NY eviction moratorium to expire Saturday, NYC mayor asks federal government for relief funds

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ByEyewitness News WABC logo
Monday, January 17, 2022
NY eviction moratorium to expire, NYC protesters fight for funding
New York will let its eviction and foreclosure moratorium expire on Saturday, but will once again let people apply for eviction protection. Darla Miles has more.

NEW YORK (WABC) -- New York will let its eviction and foreclosure moratorium expire on Saturday, but will once again let people apply for eviction protection and rent relief.

Tenants' rights advocates rallied on the steps of the New York Public Library asking for federal relief for families still struggling amid the pandemic.

"We're here today fighting to get our electeds to pay attention and understand and we're going to keep fighting until they take action," said Jarrod McFarlane, Housing Justice for All.

Some 100 protesters joined city leaders on Friday asking Gov. Kathy Hochul for another extension to the eviction moratorium until the end of June.

"Our governor and our assembly have decided to take the week off, and we think it's unconscionable in a week when so many New Yorkers are facing being unhoused, and that's what we're here today to represent," McFarlane said.

They also want to keep the Emergency Rental Assistance Program open until the state gets the money needed to pay off all debts, pass a Good Cause Eviction Law, and expand New York State Right to Counsel.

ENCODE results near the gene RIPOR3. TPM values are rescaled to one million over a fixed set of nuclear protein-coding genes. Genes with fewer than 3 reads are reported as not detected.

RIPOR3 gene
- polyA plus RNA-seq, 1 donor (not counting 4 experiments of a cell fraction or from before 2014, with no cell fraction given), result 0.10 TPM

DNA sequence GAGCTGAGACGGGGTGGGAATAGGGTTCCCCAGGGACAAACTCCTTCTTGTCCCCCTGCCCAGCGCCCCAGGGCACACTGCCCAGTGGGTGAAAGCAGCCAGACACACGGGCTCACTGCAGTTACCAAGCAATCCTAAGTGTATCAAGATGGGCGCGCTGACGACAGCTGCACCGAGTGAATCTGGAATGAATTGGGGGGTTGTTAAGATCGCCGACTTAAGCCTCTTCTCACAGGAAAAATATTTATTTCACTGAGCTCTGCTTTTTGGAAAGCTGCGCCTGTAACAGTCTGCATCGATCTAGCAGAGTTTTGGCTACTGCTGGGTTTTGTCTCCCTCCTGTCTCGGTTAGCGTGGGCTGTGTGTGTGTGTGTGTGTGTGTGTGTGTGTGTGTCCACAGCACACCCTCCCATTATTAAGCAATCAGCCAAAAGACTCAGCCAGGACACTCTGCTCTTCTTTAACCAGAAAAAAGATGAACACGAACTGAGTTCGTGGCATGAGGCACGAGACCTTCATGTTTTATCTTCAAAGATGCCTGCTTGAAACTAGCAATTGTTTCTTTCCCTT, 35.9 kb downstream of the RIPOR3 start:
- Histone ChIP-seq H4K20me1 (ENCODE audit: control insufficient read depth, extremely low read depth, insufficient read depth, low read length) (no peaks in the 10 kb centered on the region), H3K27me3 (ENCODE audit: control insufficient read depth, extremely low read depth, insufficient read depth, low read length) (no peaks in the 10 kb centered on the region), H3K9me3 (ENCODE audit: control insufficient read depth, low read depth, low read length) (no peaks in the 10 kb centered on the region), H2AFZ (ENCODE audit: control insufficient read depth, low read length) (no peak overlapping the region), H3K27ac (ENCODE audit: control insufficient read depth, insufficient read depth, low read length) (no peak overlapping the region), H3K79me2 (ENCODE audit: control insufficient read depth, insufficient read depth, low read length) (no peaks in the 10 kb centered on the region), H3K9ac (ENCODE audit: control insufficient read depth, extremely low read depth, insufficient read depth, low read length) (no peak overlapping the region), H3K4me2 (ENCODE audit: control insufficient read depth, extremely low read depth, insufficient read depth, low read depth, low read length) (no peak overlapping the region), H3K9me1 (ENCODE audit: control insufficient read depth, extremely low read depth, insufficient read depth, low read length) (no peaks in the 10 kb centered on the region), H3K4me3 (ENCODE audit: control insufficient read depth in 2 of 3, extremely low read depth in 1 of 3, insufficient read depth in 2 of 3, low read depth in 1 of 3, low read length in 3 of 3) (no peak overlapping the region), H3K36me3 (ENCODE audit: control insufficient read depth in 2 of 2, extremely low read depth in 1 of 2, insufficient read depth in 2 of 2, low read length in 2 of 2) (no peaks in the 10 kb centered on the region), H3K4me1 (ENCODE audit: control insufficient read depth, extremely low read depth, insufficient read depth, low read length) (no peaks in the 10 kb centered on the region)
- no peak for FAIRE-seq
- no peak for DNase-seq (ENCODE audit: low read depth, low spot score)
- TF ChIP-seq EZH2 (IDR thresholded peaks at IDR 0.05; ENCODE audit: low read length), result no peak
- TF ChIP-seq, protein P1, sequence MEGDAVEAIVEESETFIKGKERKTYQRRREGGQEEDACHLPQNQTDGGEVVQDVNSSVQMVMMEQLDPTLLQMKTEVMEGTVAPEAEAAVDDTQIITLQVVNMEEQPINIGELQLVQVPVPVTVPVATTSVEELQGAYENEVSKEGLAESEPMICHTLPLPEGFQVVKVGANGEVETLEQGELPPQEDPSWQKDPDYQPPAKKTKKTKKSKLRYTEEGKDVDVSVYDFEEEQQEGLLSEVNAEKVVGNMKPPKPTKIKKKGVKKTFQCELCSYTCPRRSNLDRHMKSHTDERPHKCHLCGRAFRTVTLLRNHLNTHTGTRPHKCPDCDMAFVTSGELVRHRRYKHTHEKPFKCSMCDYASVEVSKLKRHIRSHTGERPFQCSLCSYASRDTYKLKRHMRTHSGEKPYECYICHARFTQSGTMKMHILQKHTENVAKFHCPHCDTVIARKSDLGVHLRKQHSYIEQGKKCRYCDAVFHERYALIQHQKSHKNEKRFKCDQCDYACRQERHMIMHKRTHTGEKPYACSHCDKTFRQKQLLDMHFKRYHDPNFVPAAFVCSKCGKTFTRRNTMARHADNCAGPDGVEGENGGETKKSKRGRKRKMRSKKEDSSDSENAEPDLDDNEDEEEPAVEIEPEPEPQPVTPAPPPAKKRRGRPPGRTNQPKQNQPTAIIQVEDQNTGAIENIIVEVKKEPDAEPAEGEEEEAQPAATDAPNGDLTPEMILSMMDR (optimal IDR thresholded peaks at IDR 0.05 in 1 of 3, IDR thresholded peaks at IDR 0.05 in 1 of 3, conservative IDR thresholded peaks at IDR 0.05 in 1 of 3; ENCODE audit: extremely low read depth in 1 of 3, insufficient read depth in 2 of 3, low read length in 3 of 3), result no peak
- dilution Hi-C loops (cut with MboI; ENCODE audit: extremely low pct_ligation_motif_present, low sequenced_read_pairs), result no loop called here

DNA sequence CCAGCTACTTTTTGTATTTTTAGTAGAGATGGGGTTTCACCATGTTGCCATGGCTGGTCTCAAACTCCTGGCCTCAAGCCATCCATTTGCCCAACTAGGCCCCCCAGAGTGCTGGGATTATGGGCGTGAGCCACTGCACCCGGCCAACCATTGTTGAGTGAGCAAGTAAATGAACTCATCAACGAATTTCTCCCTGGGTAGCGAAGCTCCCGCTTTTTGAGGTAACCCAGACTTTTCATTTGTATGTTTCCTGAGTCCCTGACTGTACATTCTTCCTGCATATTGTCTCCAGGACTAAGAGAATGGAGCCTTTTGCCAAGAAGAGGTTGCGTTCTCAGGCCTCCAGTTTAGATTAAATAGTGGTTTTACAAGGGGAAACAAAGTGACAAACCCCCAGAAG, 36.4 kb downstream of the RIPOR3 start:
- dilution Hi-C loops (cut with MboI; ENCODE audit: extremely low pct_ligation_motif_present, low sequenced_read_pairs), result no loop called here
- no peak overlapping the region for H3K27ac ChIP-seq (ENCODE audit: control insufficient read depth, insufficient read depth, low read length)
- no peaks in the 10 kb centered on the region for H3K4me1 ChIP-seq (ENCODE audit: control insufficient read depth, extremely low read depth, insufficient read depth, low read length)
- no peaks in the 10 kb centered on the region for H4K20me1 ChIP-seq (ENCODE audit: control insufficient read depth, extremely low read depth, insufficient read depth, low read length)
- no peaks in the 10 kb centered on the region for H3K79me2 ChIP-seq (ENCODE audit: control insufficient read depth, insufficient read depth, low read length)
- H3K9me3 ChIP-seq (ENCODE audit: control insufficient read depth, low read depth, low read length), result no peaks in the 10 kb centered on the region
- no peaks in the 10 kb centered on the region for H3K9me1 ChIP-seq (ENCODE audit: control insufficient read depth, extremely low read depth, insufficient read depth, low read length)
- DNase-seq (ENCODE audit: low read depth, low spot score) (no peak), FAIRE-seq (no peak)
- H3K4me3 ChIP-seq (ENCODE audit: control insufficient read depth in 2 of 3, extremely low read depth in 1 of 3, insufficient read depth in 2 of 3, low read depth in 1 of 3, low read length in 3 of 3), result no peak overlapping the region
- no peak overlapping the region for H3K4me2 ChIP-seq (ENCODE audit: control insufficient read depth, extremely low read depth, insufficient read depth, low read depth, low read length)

"Good Cause Eviction allows good tenants and good landlords to be fine and allows people to be secure in their homes and housing is a human right," said Danielle Mowery, a demonstrator. "It does not allow people to stay for non-payment, it does not allow people to stay if they're a nuisance, it protects landlords in that way."

Joseph Strasburg, the President of the Rent Stabilization Association released a statement that read in part, "...(the eviction moratorium) was intended as a temporary emergency response. The state of emergency was lifted last June... It's time to end the eviction moratorium."

The state Office of Temporary Disability Assistance reopened the application portal earlier this week, even though the state doesn't have enough money to provide any more rent relief, absent a deluge of federal funding.

Applicants get protection from eviction while the state reviews their application.

Some impassioned protestors were arrested at Friday's event, but the vast majority remained peaceful.

A state judge last week ordered New York to reopen the application portal for now, as the court considers a lawsuit filed by tenants and the Legal Aid Society.

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Tenant advocates say it's unfair for the state government to leave thousands of still-struggling New Yorkers without eviction protections, particularly as the eviction ban is about to end Saturday.